From the "Why Do I Bother?" Department Part II

I had almost forgotten that I wrote to my slimey Senator regarding the national ID system the Republicans want to put in place. Not one mention of my concern for the hemorraging of illegals across our southern border. I suppose it's ok for terrorists to come in as long as we identify them at the DMV. Note the Freudian misspelling of United States. Don't our senators have spell check?

Saxby's latest response:
May 9, 2005

Mr. John Xxxxx
XXX Xxxxx Drive
Xxxxxxxx, Georgia XXXXX

Dear Mr. Xxxxx:

Thank you for contacting me to share your thoughts on the creation of a national identification card. I appreciate hearing from you on this important issue.

In the wake of the tragedies of September 11, 2001, renewed debate has arisen regarding the effectiveness and the legal implications of a national identification card, a form of identification that would be more comprehensive than a driver's license, a Social Security card or a passport.

The idea of a national identification system with centralized repositories and tracking capabilities has long stirred controversy. I believe we must seek an appropriate balance between maintaining personal freedom and protecting national security. Those who oppose a national identification card cite the loss of privacy and fear of misuse, and others argue that a national identification card is unnecessary as citizens already have de facto identification cards in the form of social security cards and driver's licenses or state identification cards. They believe that these cards could be used as national identification cards with modification.

Conversely, advocates of a national identification system assert that such a system would serve as an invaluable tool to track the movement of known or potential terrorists, thus thwarting a terrorist attack. They also argue that such a system would facilitate the tracking of immigrants as they move in and out of the Untied States and would facilitate more accurate accountability of the number of immigrants in the U.S. Importantly, a national identification system would help ensure whether a person applying for a job is a legal visa holder, resident or American citizen rather than an illegal alien.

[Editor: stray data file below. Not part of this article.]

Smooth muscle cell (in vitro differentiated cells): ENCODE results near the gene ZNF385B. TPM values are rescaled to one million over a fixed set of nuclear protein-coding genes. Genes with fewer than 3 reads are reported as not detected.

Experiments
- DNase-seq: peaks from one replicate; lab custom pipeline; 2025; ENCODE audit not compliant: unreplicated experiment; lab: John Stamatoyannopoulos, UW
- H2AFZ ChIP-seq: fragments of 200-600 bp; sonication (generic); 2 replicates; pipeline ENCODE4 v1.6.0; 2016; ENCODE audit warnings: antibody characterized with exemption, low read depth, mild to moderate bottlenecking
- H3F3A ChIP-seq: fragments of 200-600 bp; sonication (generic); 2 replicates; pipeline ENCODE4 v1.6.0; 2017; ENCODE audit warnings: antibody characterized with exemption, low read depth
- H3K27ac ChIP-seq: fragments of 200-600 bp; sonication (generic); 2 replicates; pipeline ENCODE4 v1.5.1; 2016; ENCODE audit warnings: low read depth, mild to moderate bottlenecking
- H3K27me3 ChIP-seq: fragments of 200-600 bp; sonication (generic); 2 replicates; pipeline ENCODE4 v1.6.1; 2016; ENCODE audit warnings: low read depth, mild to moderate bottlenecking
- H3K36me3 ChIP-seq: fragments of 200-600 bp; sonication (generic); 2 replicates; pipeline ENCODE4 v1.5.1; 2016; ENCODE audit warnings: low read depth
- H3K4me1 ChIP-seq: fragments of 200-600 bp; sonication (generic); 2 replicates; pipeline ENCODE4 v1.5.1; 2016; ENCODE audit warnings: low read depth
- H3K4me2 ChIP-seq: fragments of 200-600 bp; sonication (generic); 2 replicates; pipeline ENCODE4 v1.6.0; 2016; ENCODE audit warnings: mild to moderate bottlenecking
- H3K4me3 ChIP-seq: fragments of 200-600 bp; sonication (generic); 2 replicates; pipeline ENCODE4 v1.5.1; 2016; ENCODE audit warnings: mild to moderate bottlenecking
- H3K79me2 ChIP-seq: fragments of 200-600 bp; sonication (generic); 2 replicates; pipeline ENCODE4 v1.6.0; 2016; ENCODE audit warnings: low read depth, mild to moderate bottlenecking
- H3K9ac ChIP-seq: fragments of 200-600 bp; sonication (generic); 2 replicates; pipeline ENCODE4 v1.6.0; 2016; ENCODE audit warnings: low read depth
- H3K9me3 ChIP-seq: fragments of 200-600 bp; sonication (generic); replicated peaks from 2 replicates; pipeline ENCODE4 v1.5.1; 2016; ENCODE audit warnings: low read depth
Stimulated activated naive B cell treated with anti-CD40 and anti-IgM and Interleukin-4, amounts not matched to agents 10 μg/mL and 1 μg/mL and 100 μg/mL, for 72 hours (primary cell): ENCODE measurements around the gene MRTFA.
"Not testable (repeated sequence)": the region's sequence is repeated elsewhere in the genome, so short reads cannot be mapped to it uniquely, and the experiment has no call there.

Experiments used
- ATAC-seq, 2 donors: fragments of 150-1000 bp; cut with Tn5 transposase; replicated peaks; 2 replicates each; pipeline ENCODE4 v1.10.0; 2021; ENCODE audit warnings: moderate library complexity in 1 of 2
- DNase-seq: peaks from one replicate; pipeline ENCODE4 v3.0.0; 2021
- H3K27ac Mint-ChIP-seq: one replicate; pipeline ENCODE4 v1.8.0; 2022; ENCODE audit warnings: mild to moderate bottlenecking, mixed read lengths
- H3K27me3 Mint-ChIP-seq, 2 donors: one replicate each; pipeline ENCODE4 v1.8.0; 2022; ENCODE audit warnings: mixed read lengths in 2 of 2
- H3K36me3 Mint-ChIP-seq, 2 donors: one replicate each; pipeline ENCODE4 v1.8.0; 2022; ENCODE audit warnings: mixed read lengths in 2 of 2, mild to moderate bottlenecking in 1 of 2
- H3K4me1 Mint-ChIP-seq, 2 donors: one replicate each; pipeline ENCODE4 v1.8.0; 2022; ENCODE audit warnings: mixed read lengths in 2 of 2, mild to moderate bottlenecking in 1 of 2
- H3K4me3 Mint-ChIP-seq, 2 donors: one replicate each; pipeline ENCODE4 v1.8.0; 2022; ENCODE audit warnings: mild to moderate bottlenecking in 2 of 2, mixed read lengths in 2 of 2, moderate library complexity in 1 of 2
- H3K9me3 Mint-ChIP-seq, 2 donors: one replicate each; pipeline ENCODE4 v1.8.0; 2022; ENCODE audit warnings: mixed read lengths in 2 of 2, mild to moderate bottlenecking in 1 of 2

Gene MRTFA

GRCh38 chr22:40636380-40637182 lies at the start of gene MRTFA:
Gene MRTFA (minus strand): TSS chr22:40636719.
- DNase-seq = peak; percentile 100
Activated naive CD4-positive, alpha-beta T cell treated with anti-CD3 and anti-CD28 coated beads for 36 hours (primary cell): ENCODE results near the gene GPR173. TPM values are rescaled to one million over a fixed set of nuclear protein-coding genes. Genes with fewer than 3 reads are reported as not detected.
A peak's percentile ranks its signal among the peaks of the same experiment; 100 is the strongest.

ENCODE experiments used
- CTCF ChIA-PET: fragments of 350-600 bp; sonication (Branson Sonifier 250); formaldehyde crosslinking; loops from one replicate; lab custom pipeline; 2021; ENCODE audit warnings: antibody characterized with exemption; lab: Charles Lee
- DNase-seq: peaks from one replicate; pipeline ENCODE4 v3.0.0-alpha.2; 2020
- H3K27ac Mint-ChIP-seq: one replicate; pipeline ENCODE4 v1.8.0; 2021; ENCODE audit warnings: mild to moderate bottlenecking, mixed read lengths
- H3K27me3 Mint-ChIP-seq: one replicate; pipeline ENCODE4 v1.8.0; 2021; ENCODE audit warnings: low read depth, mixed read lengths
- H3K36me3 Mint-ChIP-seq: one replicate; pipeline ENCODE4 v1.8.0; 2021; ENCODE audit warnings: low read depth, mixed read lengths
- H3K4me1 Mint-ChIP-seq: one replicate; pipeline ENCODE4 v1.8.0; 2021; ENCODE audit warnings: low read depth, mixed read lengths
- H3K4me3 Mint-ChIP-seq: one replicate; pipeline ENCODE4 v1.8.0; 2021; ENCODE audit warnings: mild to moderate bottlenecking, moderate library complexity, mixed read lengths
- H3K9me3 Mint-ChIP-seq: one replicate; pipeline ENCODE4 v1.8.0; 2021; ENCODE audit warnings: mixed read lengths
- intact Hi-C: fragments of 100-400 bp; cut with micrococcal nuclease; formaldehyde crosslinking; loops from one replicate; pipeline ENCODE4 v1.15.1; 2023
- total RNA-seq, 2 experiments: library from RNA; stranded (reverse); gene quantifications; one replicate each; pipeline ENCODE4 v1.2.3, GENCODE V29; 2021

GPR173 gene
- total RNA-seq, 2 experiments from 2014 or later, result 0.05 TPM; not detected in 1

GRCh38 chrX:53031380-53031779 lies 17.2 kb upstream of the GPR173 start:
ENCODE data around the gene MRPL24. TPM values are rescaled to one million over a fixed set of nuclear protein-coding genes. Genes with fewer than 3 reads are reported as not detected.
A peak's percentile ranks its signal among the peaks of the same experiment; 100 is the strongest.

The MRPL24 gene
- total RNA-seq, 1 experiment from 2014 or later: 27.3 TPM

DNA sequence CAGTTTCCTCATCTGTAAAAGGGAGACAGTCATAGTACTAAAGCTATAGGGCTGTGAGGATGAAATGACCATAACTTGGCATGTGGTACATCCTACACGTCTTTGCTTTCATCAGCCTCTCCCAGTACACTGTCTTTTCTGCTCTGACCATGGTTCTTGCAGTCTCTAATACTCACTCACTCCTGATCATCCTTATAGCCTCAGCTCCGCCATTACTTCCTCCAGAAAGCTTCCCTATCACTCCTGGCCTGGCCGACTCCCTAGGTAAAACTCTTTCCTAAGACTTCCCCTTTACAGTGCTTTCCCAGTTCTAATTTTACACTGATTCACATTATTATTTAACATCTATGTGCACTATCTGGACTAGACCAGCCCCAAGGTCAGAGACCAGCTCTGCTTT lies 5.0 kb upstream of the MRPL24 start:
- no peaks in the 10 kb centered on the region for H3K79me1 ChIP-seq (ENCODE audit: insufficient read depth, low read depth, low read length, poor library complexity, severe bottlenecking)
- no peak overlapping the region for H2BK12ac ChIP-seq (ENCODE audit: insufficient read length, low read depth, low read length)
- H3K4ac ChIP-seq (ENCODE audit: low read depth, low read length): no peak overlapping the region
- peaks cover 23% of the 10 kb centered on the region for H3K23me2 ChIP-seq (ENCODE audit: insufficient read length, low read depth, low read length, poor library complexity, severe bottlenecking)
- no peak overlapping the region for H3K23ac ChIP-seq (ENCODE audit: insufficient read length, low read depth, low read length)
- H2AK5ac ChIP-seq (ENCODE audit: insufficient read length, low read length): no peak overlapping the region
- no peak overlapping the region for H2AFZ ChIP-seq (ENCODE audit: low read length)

You may be interested to know that the recently passed S. 2845, the National Intelligence Reform Act of 2004," did indicate that States would have to follow uniform national standards for what documents they accept in issuing driver's licenses and determining who is eligible to receive a license. Please be assured that I will keep your thoughts in mind should such legislation come before the United States Senate in the 109th Congress.

Thank you again for taking the time to contact me. As always, I appreciate hearing from you. In the meantime, if you would like to receive timely e-mail alerts regarding the latest congressional actions and my weekly e-newsletter, please sign up via my web site at: www.chambliss.senate.gov.


Saxby Chambliss
United States Senate

No comments: